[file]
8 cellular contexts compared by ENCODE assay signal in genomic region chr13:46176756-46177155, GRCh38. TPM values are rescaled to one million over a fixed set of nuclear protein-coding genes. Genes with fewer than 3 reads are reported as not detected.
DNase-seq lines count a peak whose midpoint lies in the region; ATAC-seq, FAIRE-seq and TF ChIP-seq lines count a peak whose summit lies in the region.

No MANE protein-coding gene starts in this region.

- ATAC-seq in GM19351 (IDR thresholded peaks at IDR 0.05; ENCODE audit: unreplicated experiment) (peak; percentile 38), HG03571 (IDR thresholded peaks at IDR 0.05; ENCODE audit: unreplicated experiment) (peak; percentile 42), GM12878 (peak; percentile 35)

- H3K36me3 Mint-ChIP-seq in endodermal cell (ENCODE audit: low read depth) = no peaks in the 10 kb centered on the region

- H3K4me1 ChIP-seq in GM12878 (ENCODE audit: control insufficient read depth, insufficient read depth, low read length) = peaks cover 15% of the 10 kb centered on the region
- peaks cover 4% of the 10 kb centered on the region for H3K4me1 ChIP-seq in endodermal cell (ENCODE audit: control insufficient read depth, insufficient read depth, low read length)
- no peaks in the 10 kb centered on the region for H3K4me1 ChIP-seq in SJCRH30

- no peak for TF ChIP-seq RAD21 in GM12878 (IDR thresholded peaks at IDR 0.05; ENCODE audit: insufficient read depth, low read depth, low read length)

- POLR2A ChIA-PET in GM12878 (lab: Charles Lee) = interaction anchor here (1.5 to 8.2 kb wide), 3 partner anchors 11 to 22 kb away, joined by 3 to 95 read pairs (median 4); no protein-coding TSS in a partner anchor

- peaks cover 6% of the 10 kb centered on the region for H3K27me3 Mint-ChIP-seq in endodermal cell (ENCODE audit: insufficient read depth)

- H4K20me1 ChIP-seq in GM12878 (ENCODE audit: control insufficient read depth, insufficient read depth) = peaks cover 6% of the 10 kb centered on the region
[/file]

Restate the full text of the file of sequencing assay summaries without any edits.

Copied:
8 cellular contexts compared by ENCODE assay signal in genomic region chr13:46176756-46177155, GRCh38. TPM values are rescaled to one million over a fixed set of nuclear protein-coding genes. Genes with fewer than 3 reads are reported as not detected.
DNase-seq lines count a peak whose midpoint lies in the region; ATAC-seq, FAIRE-seq and TF ChIP-seq lines count a peak whose summit lies in the region.

No MANE protein-coding gene starts in this region.

- ATAC-seq in GM19351 (IDR thresholded peaks at IDR 0.05; ENCODE audit: unreplicated experiment) (peak; percentile 38), HG03571 (IDR thresholded peaks at IDR 0.05; ENCODE audit: unreplicated experiment) (peak; percentile 42), GM12878 (peak; percentile 35)

- H3K36me3 Mint-ChIP-seq in endodermal cell (ENCODE audit: low read depth) = no peaks in the 10 kb centered on the region

- H3K4me1 ChIP-seq in GM12878 (ENCODE audit: control insufficient read depth, insufficient read depth, low read length) = peaks cover 15% of the 10 kb centered on the region
- peaks cover 4% of the 10 kb centered on the region for H3K4me1 ChIP-seq in endodermal cell (ENCODE audit: control insufficient read depth, insufficient read depth, low read length)
- no peaks in the 10 kb centered on the region for H3K4me1 ChIP-seq in SJCRH30

- no peak for TF ChIP-seq RAD21 in GM12878 (IDR thresholded peaks at IDR 0.05; ENCODE audit: insufficient read depth, low read depth, low read length)

- POLR2A ChIA-PET in GM12878 (lab: Charles Lee) = interaction anchor here (1.5 to 8.2 kb wide), 3 partner anchors 11 to 22 kb away, joined by 3 to 95 read pairs (median 4); no protein-coding TSS in a partner anchor

- peaks cover 6% of the 10 kb centered on the region for H3K27me3 Mint-ChIP-seq in endodermal cell (ENCODE audit: insufficient read depth)

- H4K20me1 ChIP-seq in GM12878 (ENCODE audit: control insufficient read depth, insufficient read depth) = peaks cover 6% of the 10 kb centered on the region